Try these tips to get through this year’s short water supplies and high-priced feeds.
As California’s extended drought limits both water and feed supplies for the state’s dairies, producers must be open to new feeds as well as new feeding practices and strategies.
That’s the advice of Dr. Peter Robinson, dairy nutritionist with the University of California Cooperative Extension (UCCE), who offered several ways for dairy producers to extend their forage supplies and avoid the need to purchase more. Robinson spoke yesterday in Modesto, Calif., at a drought assistance workshop presented by the California Dairy Quality Assurance Program.
To prevent losses of forage and other feeds they have already purchased, Robinson suggested:
1. Go all out to reduce silage shrink.
Use lactic acid additives in cereal and alfalfa silage, but not in corn silage.
Double-cover silage piles using inner thin plastic. "This has a very substantial, positive effect on reducing shrink," he said.
Cover piles within 12 hours of harvest. For large piles, cover as you go.
For feeds bought but not fed, use covers and bays. Only remove as much silage as needed, and have the feeders clean up at the end of the day.
2. Find new, often overlooked and probably local feeds.
- "Corn and wheat silages are not magic," said Robinson. "You can reduce ingredient minimums in diet formulations."
- Consider seasonal feeds such as vegetable and fruit wastes. Those can include strawberries, peaches, melons, citrus and green beans. Carefully examine bulk buys in season. "Put the word out that you are interested in oddball stuff," he said. Ensile them with lower quality forages such as straws. That can work well in "sausage" bags.
- Consider rice straw. UCCE research has resulted in good success with double-chop rice straw in a heifer TMR, Robinson said.
- Use dNDF values to evaluate silage quality. This allows strategic use of silages.
- With yeasts and yeast culture, expect about 2 lb. per day of milk with no fat/protein percentage change. Also expect dry-matter intake to be flat or decline up to 1 lb. per day, Robinson added. These perform best in high-group TMRs.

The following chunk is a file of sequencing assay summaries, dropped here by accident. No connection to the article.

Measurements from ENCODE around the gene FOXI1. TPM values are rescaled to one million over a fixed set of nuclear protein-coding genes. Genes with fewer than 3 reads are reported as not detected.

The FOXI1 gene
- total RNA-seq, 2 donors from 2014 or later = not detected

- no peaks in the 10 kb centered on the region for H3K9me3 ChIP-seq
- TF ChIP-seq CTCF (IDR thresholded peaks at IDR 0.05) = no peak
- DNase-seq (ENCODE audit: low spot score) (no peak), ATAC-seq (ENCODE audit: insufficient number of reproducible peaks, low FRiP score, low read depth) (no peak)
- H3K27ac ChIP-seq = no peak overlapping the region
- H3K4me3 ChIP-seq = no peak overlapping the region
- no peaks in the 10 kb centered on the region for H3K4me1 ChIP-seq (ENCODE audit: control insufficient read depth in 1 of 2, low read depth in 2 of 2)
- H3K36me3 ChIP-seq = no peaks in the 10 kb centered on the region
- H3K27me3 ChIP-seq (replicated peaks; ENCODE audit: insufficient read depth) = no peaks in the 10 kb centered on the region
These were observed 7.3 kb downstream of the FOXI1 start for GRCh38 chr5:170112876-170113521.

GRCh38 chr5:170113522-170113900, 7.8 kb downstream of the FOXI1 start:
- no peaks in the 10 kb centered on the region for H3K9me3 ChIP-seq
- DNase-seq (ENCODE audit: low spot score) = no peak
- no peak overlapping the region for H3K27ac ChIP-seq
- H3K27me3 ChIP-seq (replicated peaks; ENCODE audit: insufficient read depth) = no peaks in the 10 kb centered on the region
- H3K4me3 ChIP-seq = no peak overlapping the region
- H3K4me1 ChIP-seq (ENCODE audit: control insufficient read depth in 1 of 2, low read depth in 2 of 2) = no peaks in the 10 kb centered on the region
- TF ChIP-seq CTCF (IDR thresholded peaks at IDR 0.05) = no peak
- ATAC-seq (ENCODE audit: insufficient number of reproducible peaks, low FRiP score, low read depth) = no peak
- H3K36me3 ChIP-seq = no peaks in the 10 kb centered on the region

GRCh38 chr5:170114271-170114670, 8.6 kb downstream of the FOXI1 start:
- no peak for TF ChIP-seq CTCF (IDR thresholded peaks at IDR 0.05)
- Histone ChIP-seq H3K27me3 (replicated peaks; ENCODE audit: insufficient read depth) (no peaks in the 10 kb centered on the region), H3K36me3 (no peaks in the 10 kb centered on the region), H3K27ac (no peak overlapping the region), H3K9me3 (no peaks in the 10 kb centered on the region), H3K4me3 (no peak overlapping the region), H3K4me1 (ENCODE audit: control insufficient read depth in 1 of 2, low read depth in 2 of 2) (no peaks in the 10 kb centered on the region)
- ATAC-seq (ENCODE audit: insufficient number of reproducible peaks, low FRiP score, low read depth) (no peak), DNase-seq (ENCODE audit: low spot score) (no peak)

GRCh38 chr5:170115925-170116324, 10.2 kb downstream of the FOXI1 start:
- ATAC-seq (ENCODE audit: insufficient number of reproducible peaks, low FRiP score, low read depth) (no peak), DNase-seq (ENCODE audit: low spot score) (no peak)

Consider using Monensin. "This reduces intake while maintaining milk in lower forage diets," Robinson said. "Improved efficiency is the only official claim. But the effects dissipate with time, so restrict this to a high TMR."
Mold binders can reduce the negative effects of mycotoxins on feed efficiency.
- Rumen inert fats reduce dry-matter intake. "You can expect milk production, and/or milk fat, increases," he said. "But this is a very expensive energy source."
- Cull at the end of lactation. "Make the culling decision because these cows are about to cost you about 1,200 lb. of forage dry matter in the next 60 days," Robinson said.
- Use DHIA records to cull in early lactation. Low-milk producers are inefficient, and cows with low-fat tests will be gaining weight.
- Increase stocking density in corrals. "Consider moving up your stocking density to 110%+," he advised. "This will reduce dry-matter intake more than milk yield, so apply this only in corrals where cows have medium to high body-count scores."
7. Take a closer look at your feeding systems.
- Remove spoiled silage at uncovering. "That will reduce mycotoxin levels which reduce feed efficiency," said Robinson. "Feed spoiled silage at low levels to heifers."
- Limit feed refusals to 1%. This creates limit-feeding conditions and increased feed efficiency.
- Use a two-lactation TMR. Your nutrient composition will be similar and it allows strategic use of feed additives.